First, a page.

How far off are scientists from making a synthetic cell?
So far in synthetic biology, manipulations have been limited to designing different genetic circuits by reshuffling some of the natural genes to perform a particular task and moving metabolic pathways from one organism into another. For example, the Keasling group engineered a metabolic pathway in Escherichia coli that produces precursors to the antimalaria drug artemisinin. Currently, the drug is harvested from the Artemisia annua plant, but it is very expensive to produce. However, these researchers also reproduced this plant metabolic pathway in yeast, allowing for an inexpensive way to produce the drug. Furthermore, the Voigt group engineered E. coli to produce spider silk, one of the strongest fibers known. Another area where there is progress in synthetic biology is designing almost digital-like circuits by perturbing gene control at different levels (transcriptional, translational, posttranslational). For example, scientists can currently design circuits that perform Boolean logic (i.e., involving AND, OR, and NOT operations). In this way, biological organisms can act as sensors, for example, producing an output only when they sense "A" AND they sense "B." In an effort to push the field further, several organizations are trying to make parts of genetic circuits more modular, so that one could just pick the desired parts and combine them like interlocking bricks to have a desired logic/output performed (e.g., see http://biobricks.org/).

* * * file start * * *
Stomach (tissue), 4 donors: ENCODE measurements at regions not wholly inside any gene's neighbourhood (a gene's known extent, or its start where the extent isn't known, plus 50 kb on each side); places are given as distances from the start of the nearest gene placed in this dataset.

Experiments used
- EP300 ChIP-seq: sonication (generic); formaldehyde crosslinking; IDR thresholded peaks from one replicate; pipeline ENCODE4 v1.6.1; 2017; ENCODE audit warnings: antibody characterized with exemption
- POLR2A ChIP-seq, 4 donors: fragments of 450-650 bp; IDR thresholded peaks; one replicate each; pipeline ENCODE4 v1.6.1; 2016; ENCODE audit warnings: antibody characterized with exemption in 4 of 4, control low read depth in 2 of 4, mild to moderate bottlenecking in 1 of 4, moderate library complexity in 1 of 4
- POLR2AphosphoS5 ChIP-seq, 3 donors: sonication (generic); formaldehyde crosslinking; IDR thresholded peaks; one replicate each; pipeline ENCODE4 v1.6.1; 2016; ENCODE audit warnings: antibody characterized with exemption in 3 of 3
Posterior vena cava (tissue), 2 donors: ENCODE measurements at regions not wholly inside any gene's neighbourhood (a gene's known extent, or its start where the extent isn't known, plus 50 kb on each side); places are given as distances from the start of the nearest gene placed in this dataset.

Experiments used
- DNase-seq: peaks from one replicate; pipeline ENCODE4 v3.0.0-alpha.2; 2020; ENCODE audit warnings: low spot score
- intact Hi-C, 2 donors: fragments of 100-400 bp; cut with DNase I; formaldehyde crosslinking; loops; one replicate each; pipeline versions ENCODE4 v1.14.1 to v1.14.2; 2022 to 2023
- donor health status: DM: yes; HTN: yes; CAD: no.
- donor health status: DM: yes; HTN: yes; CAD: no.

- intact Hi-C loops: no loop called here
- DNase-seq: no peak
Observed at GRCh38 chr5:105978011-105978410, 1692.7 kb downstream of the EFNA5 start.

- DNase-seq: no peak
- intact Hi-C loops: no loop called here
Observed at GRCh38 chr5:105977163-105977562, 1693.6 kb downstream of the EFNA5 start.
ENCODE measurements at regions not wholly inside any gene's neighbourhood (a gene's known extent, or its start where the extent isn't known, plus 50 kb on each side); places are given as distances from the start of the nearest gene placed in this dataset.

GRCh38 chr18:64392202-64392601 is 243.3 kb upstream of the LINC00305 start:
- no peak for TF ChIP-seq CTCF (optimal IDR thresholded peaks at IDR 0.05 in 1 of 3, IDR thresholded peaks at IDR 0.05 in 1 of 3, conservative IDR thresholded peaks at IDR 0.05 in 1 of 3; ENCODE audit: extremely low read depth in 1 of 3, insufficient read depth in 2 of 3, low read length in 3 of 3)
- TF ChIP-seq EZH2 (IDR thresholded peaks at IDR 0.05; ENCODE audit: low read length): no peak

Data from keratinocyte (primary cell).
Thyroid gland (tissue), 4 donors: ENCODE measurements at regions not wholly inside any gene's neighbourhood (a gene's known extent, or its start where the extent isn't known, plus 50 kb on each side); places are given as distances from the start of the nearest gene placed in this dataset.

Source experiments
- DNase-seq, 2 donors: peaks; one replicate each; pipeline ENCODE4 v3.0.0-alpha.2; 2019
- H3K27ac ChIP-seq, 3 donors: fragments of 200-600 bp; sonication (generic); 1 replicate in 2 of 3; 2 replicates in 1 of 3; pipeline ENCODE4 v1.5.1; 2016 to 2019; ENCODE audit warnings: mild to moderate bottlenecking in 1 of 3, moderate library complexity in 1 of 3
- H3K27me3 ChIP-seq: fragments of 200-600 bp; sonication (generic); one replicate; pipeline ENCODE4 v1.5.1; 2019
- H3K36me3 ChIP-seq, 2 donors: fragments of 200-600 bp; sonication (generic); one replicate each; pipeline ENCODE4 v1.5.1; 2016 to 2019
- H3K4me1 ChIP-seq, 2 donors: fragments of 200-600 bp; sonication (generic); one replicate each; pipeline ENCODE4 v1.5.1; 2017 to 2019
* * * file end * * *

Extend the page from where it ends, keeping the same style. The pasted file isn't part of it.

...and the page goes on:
However, many challenges still exist. Compared to electronics, biological systems have a lot of noise; rather than predictably producing an exact output, they generate drastically variable results. A lot of “bricks” are not well-defined; therefore, they work either only in a particular organism or only under particular conditions. The circuits are not as predictable as one would think, because of unknown interactions with the host organism machinery. Finally, way too much is still not known about natural biological processes and circuits, leading to more of a “black box testing” scenario, rather than purposeful design. However, because the price of DNA synthesis and sequencing has dropped over the past few years, allowing more and more scientists to tinker with genetic circuits, it is only a matter of time before a very simple synthetic cell is designed.